A hospital’s future and funding for the new civic center may dominate political talk in Batesville, but in the towns of Pope and Courtland the topics are much more fundamental.
In Pope, Mayor Ricky Briscoe wants to help the town "get into the mainstream," meaning catch up on the basics of a functioning municipality.
"We don’t even have our own street department," noted Briscoe.
The town of Pope has 240 citizens, 2000 census figures show.
In Courtland, long-serving mayor Debbie Aven wants to find grant monies to pave more streets.
"We get help from the county on paving, and we appreciate that, but they do a cheap job," said Aven. "Over time (the paving) doesn’t hold up."
The town of Courtland has a population of 460, according to the 2000 census.
To help cut election costs, Pope and Courtland’s candidates qualify as independents and run in the general election. This year the general election falls on June 7.
Neither Aven nor the aldermen are opposed in this year’s election.
The mayor of Courtland receives $10 a month as mayor, Aven said, and the aldermen receive $8 monthly for their service to the town.
According to Briscoe, while he is unopposed in the mayor’s race, the town has seven alderman candidates seeking five seats.
In Pope, the aldermen are Edith Pratt, W.T. Rikard, Farris Green Jr. and Mike Cassert. One seat remains open after Briscoe moved to the vacated mayor’s office last month.
The Pope non-incumbent candidates are Kenneth Powell, Ricky Roebuck and John Mark Pickett.
The mayor of Pope is paid $200 a month. The aldermen receive $50 a month.
In a general election, the votes are counted in a winner-take-all tally.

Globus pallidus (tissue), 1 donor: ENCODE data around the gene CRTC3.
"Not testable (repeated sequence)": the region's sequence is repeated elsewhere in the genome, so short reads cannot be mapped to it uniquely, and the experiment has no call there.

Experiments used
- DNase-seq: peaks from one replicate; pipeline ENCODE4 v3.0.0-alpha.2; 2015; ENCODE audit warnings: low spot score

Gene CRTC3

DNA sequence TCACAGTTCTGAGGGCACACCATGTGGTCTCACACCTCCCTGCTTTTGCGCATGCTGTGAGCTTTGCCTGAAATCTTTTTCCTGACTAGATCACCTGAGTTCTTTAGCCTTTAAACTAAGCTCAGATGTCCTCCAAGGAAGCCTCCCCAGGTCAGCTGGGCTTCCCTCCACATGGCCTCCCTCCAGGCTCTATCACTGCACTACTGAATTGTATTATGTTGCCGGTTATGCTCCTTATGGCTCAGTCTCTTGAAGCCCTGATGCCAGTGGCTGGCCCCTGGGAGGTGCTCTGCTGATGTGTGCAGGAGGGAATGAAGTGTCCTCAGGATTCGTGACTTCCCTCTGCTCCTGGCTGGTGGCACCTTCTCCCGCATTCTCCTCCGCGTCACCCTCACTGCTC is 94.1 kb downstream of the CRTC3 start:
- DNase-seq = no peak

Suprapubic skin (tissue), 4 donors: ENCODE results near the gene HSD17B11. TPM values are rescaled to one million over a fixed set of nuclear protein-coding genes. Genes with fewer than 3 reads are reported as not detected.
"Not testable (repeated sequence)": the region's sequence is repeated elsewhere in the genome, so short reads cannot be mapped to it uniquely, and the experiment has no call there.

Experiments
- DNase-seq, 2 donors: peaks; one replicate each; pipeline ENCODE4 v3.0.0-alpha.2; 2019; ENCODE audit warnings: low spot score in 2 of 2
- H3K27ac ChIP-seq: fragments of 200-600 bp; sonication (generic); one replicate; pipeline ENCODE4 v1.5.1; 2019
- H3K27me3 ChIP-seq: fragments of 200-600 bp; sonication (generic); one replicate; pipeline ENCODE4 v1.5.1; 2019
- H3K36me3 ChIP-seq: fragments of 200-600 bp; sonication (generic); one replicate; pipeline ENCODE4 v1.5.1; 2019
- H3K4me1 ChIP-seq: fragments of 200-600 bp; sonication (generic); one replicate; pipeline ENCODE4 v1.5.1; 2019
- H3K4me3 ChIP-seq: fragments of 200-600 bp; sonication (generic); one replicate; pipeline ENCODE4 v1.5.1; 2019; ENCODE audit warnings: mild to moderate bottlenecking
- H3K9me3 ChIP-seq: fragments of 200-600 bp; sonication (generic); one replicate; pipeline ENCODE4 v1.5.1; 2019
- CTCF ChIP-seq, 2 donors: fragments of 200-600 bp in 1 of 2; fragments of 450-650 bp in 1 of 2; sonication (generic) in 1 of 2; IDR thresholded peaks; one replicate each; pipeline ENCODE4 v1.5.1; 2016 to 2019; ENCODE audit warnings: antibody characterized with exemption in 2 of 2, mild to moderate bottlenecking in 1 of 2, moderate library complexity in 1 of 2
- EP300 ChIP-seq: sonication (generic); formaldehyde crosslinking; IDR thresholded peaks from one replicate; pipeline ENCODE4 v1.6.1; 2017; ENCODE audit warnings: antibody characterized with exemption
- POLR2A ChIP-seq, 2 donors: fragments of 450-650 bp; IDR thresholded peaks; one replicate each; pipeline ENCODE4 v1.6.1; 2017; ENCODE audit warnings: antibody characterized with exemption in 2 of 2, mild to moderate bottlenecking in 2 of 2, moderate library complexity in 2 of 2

"If there are six candidates for alderman, the top five who receive the most votes win," explained Cecil Pitcock, who stepped down as mayor last month due to health problems. He tapped Briscoe as his replacement.
Although the Town of Pope somehow missed the March 4 qualifying deadline, the election will still take place on June 7.
Election commissioner Mae Belle Pitcock, the former mayor’s wife, said she and the new city clerk were abiding by a deadline the town has followed for many years. That deadline was likely wrong, she said.
"We’ll be aware of that (correct date) next time," Pitcock said.
Cecil Pitcock, 85, and Mae Bell have lived at 402 Memosa Street in Pope since May 10, 1950. He served as mayor during the ?60s, and before that he served as town marshall and tax collector.
"Pope is my home, and there’s no other home like it," Pitcock said.
Like other tiny towns, state tax revenues trickle into Pope and Courtland. Pope received $20,246 from sales tax in 2004, state figures show. Courtland received $13,909 last year.
The City of Batesville, by comparison, received about $3.3 million. Como received $119,409 in 2004.
Still, the monies are enough for Courtland to employ a part-time police chief and a part-time officer.
Pope employs a part-time officer as well.
In Courtland, drug dealing plagued the area in recent years, Aven said, but the county sheriff’s department helped the city clean up the problem.
"I want to give credit where it’s due. The county (sheriff’s department) took care of that," Aven said. "I’m not saying there aren’t still drugs here, but it’s a lot better than it was."
Aven, 45, has served six terms as Courtland mayor, famously the state’s youngest female mayor when she first won office in 1981. She was 21.
In addition to Aven, the Town of Courtland is served by aldermen Topper Olson, Chris Olson, Gerald Aven Jr., Mary Catherine Baglan and Michael Roberts Sr.
Courtland is so small – and so hurting for willing officials to serve, Aven said – that most of the town officials are related. Gerald Aven is the mayor’s husband. Topper and Chris are father and son respectively, and Aven’s sister-in-law, Carolyn Roberts, is the town clerk.
"Mary Catherine is the only one not related to somebody else," the mayor said.